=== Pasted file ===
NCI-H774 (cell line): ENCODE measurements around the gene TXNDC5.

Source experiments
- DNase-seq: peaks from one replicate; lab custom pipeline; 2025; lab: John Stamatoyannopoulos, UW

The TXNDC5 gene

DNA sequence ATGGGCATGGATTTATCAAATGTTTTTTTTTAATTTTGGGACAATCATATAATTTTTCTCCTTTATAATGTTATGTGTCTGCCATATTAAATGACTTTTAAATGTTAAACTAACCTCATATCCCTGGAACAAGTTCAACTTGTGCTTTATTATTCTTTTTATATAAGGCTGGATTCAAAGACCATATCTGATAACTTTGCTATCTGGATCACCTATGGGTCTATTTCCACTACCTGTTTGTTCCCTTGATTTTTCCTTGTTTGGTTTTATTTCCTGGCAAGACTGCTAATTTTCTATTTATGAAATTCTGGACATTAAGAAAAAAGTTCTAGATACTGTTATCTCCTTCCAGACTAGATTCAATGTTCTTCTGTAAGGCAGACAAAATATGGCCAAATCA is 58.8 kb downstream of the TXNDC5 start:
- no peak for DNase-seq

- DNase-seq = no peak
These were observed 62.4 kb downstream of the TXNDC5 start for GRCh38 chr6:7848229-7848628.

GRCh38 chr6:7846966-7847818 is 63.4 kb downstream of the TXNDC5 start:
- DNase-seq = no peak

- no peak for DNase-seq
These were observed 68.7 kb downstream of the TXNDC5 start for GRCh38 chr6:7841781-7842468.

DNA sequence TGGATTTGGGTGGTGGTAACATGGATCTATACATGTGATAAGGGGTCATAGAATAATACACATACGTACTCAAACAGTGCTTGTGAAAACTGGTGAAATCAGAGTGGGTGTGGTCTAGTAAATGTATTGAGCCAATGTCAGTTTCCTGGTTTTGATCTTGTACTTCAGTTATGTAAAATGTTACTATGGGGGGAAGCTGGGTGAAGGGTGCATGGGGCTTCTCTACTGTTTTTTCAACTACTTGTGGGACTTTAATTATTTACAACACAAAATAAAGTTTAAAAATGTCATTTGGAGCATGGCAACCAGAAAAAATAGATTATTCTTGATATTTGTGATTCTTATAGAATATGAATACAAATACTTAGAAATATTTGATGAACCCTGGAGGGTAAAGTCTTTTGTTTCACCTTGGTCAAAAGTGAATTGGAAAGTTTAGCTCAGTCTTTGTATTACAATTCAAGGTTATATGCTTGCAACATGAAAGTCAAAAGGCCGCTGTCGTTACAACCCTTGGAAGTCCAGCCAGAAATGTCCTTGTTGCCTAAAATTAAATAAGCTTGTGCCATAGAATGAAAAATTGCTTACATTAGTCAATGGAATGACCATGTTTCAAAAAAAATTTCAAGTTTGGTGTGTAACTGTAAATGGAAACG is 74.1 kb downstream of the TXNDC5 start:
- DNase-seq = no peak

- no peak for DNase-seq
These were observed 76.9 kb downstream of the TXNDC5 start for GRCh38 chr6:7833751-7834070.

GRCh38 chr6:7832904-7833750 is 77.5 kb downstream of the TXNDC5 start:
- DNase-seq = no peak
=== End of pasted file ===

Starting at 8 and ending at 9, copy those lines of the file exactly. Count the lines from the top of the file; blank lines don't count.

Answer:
These were observed 62.4 kb downstream of the TXNDC5 start for GRCh38 chr6:7848229-7848628.

GRCh38 chr6:7846966-7847818 is 63.4 kb downstream of the TXNDC5 start: